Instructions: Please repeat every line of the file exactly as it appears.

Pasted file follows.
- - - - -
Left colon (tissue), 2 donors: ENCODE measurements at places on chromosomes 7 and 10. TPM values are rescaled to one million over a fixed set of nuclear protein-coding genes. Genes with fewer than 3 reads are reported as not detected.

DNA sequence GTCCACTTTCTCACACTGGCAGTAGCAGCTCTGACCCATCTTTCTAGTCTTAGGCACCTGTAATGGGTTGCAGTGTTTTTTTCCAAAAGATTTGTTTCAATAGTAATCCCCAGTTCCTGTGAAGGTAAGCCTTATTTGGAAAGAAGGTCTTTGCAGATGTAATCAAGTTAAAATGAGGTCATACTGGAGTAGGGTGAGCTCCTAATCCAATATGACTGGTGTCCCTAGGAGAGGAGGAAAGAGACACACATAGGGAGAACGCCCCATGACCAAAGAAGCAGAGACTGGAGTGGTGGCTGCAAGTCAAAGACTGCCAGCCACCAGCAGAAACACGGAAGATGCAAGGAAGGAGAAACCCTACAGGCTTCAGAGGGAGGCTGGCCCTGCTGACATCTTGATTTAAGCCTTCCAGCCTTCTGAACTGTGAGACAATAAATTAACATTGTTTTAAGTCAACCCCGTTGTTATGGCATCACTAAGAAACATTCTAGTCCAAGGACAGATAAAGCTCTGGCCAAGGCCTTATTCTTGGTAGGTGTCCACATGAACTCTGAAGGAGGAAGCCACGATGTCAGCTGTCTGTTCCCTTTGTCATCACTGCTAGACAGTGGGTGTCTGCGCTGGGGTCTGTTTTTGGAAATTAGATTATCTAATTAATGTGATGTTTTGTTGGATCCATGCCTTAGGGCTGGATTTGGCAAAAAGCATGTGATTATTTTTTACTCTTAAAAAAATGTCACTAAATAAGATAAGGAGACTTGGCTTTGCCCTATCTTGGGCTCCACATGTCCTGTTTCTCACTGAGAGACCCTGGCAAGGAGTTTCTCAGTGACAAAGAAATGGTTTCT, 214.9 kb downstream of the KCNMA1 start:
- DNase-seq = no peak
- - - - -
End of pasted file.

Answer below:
Left colon (tissue), 2 donors: ENCODE measurements at places on chromosomes 7 and 10. TPM values are rescaled to one million over a fixed set of nuclear protein-coding genes. Genes with fewer than 3 reads are reported as not detected.

DNA sequence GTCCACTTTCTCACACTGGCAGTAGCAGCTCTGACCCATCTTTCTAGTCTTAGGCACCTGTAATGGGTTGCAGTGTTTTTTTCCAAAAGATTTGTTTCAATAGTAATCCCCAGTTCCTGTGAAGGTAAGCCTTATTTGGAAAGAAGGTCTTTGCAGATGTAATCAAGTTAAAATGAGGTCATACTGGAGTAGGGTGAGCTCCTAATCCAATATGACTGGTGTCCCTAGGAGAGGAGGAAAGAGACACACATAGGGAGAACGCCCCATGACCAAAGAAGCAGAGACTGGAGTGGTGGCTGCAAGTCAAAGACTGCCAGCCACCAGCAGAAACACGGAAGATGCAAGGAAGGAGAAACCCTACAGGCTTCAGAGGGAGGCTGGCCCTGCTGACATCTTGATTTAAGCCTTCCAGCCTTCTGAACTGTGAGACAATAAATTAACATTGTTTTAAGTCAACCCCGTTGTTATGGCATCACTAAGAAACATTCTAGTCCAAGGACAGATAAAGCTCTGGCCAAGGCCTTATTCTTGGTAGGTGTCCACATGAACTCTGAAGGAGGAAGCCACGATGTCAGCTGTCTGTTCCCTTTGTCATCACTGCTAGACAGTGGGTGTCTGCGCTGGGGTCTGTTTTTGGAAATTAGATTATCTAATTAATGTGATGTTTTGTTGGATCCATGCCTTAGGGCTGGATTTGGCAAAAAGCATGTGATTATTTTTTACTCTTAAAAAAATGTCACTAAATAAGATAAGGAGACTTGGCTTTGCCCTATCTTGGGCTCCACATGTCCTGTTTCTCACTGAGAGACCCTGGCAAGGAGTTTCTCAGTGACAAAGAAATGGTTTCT, 214.9 kb downstream of the KCNMA1 start:
- DNase-seq = no peak